(3) planning or other legal restrictions that prevented settled occupation of the accommodation by the same person e.g. a bar on occupation by the same person for more than a three-month continuous period in any 12 month period
(4) whether the owner/operator provides breakfast to guests
In their published guidance at SDLTM00210 HMRC state that:
“For example, a holiday chalet that is used for short stays would not be ‘used as’ a dwelling by the short term visitors. However, the chalet may still be ‘suitable for use’ as a dwelling. This is a question of fact in each case and depends on the wider context. So for instance, if restrictions of planning exist whereby chalet use is not permitted out of season or where only short stays are permitted then this would be a factor indicating that the chalet will also not be ‘suitable for use’ as a dwelling. This is further discussed under ‘Mixed Residential/Non-Residential Property’ at SDLTM00390.”
Is a plot of land classed as a residential property for Stamp Duty?
Section 116(2) FA 2003 provides that land that is or forms part of the garden or grounds of a residential building is also treated as residential property. This means that land that forms a part of the garden or grounds of a residential building will still be residential property even though it is sold off separately from the dwelling. Conversely, if there is no dwelling that is used or suitable for use as such or under construction on the land, then the land will not be residential property.
Is a hotel classed as residential property for SDLT?
“Cases involving bed and breakfast establishments or guest houses will be treated on their own merits. However, a bed and breakfast (B&B) establishment which has bathing facilities, telephone lines etc. installed in each room and is available all year round would be considered non-residential, in line with s.116(3)(f) which states that “a hotel or inn or similar establishment” is not used a dwelling.”
What rate of stamp duty do you pay if you turn an office from commercial to residential?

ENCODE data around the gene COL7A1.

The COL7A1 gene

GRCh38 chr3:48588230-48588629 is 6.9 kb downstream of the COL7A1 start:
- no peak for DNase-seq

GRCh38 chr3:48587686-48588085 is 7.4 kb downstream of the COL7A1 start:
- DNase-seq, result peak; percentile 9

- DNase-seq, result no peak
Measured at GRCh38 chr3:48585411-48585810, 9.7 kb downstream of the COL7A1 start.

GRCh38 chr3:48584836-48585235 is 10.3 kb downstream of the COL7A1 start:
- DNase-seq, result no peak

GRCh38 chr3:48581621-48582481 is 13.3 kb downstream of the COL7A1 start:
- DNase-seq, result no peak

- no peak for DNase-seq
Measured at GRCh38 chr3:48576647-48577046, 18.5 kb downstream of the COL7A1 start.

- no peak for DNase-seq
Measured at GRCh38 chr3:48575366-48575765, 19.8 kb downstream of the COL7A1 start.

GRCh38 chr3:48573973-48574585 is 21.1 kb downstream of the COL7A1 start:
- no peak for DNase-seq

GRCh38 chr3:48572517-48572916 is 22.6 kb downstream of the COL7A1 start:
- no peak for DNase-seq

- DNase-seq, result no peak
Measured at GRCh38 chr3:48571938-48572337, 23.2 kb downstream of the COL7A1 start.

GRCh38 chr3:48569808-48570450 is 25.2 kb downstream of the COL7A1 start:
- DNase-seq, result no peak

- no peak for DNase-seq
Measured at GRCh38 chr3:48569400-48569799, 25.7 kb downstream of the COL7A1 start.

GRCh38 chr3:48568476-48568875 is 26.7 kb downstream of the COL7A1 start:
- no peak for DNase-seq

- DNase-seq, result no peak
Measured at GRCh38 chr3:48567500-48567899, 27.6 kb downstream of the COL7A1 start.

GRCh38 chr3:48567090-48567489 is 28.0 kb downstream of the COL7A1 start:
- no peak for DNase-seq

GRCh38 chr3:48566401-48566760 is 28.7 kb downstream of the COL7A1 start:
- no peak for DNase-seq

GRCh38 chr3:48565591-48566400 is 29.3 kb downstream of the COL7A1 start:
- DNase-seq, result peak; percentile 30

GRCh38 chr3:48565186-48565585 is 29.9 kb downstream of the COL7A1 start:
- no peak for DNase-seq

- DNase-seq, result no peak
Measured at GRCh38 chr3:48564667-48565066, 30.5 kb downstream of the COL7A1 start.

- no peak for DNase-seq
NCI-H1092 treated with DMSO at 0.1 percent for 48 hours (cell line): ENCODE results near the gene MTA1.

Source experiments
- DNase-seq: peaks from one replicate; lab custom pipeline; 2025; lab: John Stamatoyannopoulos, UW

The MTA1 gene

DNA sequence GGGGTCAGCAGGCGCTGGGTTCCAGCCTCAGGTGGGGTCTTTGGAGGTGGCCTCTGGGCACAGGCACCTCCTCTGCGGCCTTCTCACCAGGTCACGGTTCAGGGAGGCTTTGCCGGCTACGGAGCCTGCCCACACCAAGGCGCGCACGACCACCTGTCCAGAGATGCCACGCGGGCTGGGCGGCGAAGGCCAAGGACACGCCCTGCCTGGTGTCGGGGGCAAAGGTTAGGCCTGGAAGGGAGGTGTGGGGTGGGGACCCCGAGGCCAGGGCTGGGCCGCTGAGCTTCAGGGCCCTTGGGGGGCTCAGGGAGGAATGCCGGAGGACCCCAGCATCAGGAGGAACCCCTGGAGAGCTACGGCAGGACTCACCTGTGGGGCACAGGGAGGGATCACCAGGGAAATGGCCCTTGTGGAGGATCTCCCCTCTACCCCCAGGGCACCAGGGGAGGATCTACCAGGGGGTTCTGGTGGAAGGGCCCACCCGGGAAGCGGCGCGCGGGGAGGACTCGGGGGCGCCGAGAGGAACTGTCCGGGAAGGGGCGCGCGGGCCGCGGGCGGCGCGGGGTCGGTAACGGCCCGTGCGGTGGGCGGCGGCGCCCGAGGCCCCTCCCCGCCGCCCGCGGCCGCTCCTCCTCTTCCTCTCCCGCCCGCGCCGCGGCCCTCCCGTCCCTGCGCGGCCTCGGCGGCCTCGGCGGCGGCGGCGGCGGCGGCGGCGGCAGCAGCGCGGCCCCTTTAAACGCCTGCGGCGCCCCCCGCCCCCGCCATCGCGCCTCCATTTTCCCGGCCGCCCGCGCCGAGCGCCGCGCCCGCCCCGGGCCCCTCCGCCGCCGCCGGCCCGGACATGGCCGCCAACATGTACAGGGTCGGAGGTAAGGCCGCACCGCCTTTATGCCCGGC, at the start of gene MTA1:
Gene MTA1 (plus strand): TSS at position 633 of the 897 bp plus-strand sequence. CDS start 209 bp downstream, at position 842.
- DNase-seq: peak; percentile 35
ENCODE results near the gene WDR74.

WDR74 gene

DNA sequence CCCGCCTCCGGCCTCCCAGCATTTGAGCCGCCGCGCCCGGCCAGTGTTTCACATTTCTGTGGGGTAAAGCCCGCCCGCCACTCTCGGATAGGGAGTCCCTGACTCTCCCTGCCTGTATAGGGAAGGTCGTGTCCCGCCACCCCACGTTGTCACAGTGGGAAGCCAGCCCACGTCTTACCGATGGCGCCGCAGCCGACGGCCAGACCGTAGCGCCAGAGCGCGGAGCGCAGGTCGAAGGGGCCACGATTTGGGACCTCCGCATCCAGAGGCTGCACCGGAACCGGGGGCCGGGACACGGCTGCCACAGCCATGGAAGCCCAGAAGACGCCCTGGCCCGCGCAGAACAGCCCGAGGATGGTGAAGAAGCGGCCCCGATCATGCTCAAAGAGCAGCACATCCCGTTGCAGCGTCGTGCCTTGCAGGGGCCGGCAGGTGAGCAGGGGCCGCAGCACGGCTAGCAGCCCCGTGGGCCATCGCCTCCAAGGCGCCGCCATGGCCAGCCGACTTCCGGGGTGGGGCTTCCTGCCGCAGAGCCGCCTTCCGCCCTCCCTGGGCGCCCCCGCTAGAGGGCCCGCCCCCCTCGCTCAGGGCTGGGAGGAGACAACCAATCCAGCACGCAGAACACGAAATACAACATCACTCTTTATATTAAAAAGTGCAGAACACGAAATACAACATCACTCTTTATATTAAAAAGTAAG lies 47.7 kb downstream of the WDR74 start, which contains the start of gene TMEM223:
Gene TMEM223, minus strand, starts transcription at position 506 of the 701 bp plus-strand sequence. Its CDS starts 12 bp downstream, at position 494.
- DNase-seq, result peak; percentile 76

The actual conversion itself will not give rise to a stamp duty charge but does mean that the purchaser will be liable to pay residential rates of stamp duty instead of non-residential rates – see above for the actual rates of stamp duty.
What rate of stamp duty do you pay if you change a property from non-residential to residential?
As for the previous question the actual conversion itself will not give rise to a stamp duty charge but does mean that the purchaser will be liable to pay residential rates of stamp duty instead of non-residential rates – see above for the actual rates of stamp duty.
Can you reclaim stamp duty if you have paid stamp duty on a residential property that is later found to be a non-residential property?
Yes you can submit a refund claim to HMRC within 12 months of the purchase using what is known as an amendment to your SDLT return which will reclassify the property as non-residential. If you do this you can expect HMRC to open a check into the amendment to ensure that they agree that the property was actually non-residential at the date it was acquired.
The key message is that there is a significant SDLT savings opportunity for someone intending to buy a dwelling if they purchase an office, hotel or other non-residential building with planning permission to convert it to a dwelling. This is because the intended future use of a building is not relevant so if an office building or a hotel is offered for sale with the benefit of planning permission for conversion to a dwelling then the property will still be classed as non-residential and the rates of non-residential stamp duty will still apply. This can represent a huge saving in stamp duty for a buyer who is looking for a dwelling and intends to convert the property to a residence which is quite legitimate.
A good example of this stamp duty savings opportunity can be found here.
If you have any questions or need advice about SDLT on residential and commercial property contact Patrick Cannon now.